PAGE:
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    • Join Date: Aug 2006
    • Posts: 7

    Preposition ommission

    Dear teacher,
    I'd like to know if I could omit one preposition from the following sentence.

    A helicopter can take off from and land on a roof of a building.

    Can I omit the preposition "from" from the sentence and say," A helicopter can take off and land on a roof of a building." ?
    Thank you for any answers you could give me.

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    English Teacher
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      • Native Language:
      • English
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    • Join Date: May 2005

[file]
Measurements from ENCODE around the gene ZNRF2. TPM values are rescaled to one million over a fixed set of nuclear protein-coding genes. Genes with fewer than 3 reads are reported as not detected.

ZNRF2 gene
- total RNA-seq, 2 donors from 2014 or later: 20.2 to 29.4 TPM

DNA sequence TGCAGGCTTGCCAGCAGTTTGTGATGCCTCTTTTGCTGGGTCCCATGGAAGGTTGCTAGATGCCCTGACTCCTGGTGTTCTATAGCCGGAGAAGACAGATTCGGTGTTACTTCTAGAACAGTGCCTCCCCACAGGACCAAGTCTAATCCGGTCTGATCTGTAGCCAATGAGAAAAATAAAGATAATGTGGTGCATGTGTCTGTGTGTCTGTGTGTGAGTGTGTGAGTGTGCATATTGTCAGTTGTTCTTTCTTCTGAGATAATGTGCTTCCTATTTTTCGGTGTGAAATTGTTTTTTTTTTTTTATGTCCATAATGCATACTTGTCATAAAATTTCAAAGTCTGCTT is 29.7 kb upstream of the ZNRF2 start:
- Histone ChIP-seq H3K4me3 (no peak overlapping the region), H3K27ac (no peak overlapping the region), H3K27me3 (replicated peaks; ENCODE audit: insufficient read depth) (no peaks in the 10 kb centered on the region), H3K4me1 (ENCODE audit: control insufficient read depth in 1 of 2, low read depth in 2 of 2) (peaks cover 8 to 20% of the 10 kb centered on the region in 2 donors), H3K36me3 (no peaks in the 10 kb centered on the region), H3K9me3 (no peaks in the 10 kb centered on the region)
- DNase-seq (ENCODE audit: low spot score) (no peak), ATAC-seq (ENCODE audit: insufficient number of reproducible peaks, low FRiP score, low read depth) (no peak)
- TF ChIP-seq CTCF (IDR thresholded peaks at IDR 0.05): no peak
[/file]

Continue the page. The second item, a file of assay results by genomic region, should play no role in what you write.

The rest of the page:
• Posts: 2,043

    Re: Preposition ommission

    Many teachers (and editors) are fussy about parallel structure, and in this case I'm one of them.

    Verbs can share a preposition if the same preposition is appropriate for each verb.

    The kids like to splash and play in the pool. It is not necessary, and more than a little awkward to say splash in and play in.

    Your example is quite different. One cannot take off on a roof, one must take off from and land on something. That is just how those prepositions work with those verb phrases; I don't think there is a rule other than what I said above.

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